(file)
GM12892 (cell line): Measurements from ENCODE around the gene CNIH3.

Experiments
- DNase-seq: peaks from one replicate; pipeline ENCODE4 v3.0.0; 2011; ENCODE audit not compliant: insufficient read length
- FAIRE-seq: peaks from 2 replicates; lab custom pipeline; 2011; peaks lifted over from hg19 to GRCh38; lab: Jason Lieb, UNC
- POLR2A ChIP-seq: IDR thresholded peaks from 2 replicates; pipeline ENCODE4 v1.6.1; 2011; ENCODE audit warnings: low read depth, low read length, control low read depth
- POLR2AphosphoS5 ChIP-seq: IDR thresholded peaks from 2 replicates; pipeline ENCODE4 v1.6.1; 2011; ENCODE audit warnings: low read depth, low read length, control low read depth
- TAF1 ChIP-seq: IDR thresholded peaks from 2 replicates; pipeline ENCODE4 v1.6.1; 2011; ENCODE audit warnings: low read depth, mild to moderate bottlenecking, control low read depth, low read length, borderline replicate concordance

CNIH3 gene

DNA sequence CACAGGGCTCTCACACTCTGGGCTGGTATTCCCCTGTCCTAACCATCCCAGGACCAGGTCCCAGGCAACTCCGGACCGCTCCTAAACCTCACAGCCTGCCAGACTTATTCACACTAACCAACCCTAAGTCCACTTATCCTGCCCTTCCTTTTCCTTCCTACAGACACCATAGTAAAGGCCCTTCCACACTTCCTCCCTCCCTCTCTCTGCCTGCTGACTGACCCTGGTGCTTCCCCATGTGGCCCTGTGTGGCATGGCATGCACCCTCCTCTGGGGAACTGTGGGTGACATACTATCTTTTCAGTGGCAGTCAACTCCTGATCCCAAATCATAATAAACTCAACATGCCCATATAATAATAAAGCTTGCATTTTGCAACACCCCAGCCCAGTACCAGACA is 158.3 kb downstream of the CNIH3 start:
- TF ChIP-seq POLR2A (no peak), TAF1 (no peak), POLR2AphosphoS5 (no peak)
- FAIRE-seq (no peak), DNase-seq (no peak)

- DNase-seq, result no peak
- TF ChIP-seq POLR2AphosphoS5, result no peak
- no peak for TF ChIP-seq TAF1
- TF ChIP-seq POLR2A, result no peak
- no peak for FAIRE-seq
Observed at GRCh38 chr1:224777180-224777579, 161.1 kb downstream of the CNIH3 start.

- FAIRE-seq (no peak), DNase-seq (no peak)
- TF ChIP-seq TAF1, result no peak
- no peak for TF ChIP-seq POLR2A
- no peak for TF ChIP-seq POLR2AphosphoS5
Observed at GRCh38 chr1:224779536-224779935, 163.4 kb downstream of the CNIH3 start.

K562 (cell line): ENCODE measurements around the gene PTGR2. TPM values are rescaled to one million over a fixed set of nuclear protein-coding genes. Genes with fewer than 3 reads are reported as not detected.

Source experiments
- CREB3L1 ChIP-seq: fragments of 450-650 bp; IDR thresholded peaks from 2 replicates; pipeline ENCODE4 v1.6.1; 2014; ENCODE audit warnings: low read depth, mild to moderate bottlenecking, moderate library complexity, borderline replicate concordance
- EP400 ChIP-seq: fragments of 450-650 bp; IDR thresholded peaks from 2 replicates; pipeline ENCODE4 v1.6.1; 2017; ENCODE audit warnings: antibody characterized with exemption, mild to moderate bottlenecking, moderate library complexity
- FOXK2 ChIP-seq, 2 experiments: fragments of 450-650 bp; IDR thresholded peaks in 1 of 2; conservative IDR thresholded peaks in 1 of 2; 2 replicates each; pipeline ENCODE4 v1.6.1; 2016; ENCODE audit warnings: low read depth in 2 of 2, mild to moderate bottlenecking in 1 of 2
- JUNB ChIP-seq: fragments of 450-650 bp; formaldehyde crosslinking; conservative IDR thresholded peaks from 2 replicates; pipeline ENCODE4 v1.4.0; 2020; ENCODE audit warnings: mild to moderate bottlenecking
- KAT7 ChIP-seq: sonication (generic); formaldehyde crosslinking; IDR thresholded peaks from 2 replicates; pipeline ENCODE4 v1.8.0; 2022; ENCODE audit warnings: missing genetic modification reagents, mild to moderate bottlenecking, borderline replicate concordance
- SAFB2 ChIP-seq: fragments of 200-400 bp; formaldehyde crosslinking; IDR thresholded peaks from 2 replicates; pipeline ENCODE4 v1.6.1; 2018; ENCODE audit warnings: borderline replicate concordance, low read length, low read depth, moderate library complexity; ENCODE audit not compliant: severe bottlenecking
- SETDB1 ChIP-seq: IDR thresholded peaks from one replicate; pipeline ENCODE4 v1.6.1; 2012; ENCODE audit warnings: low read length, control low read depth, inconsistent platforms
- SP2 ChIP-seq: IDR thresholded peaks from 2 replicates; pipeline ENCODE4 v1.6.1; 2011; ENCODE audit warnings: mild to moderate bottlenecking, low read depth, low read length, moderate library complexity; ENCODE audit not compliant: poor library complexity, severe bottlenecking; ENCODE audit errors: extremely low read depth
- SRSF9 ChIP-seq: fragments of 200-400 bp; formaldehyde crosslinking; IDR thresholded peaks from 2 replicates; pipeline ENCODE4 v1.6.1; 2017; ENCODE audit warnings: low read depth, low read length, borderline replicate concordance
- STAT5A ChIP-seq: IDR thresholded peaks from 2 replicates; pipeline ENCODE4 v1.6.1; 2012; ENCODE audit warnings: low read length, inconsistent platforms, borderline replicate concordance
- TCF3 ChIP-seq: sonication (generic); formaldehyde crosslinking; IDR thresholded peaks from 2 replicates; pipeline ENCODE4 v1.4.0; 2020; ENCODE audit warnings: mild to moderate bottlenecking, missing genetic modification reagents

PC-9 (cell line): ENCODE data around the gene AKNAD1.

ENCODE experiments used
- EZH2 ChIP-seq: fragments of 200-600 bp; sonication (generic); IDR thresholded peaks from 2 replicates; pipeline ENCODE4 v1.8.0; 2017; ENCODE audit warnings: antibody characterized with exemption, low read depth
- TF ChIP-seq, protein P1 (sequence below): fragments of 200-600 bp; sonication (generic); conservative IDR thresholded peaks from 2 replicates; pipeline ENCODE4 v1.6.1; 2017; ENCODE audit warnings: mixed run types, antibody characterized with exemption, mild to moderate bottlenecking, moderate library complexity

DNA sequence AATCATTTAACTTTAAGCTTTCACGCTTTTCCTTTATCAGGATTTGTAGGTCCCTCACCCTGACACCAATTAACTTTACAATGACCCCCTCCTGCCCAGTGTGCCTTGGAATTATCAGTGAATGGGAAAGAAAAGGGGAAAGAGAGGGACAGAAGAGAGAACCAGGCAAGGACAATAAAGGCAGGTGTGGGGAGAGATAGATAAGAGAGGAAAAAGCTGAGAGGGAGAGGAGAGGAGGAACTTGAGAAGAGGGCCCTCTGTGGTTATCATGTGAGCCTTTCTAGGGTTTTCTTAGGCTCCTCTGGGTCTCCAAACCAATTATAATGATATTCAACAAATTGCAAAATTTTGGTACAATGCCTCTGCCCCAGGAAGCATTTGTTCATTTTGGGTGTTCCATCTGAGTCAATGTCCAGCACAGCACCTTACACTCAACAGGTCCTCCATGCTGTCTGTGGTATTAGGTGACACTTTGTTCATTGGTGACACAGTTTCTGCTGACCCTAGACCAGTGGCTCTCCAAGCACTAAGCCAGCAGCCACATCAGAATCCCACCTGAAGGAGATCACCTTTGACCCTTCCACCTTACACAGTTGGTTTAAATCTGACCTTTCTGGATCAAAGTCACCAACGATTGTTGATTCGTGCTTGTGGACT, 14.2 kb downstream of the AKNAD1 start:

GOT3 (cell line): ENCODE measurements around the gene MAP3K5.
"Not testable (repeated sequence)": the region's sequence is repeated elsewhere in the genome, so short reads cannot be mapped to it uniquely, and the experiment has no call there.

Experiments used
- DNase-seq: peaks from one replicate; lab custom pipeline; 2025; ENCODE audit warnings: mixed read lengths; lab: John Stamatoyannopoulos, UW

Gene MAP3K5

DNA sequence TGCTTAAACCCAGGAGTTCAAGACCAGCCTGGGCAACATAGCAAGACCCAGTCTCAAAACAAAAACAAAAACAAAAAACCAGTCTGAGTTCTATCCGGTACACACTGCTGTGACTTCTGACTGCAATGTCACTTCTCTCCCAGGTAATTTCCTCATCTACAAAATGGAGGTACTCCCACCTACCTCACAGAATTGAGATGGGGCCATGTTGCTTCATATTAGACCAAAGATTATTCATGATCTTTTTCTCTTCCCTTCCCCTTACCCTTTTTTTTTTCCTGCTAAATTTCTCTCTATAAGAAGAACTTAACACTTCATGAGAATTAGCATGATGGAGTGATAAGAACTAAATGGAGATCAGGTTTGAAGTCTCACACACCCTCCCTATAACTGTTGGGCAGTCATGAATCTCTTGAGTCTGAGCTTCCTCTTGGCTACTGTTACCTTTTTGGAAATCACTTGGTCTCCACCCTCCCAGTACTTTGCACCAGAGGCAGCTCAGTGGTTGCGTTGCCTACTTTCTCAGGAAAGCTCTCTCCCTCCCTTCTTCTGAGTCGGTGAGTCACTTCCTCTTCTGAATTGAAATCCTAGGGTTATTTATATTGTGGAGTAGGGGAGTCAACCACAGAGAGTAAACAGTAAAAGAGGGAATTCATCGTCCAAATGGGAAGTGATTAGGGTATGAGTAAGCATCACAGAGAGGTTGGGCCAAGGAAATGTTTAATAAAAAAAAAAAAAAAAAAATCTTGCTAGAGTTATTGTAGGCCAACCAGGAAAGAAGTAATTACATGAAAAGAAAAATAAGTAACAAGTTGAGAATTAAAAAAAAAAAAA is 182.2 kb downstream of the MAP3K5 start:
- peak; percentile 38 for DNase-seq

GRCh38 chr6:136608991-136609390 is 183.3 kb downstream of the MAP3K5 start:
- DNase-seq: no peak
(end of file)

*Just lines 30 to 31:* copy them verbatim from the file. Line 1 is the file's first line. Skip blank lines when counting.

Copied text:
- SAFB2 ChIP-seq: fragments of 200-400 bp; formaldehyde crosslinking; IDR thresholded peaks from 2 replicates; pipeline ENCODE4 v1.6.1; 2018; ENCODE audit warnings: borderline replicate concordance, low read length, low read depth, moderate library complexity; ENCODE audit not compliant: severe bottlenecking
- SETDB1 ChIP-seq: IDR thresholded peaks from one replicate; pipeline ENCODE4 v1.6.1; 2012; ENCODE audit warnings: low read length, control low read depth, inconsistent platforms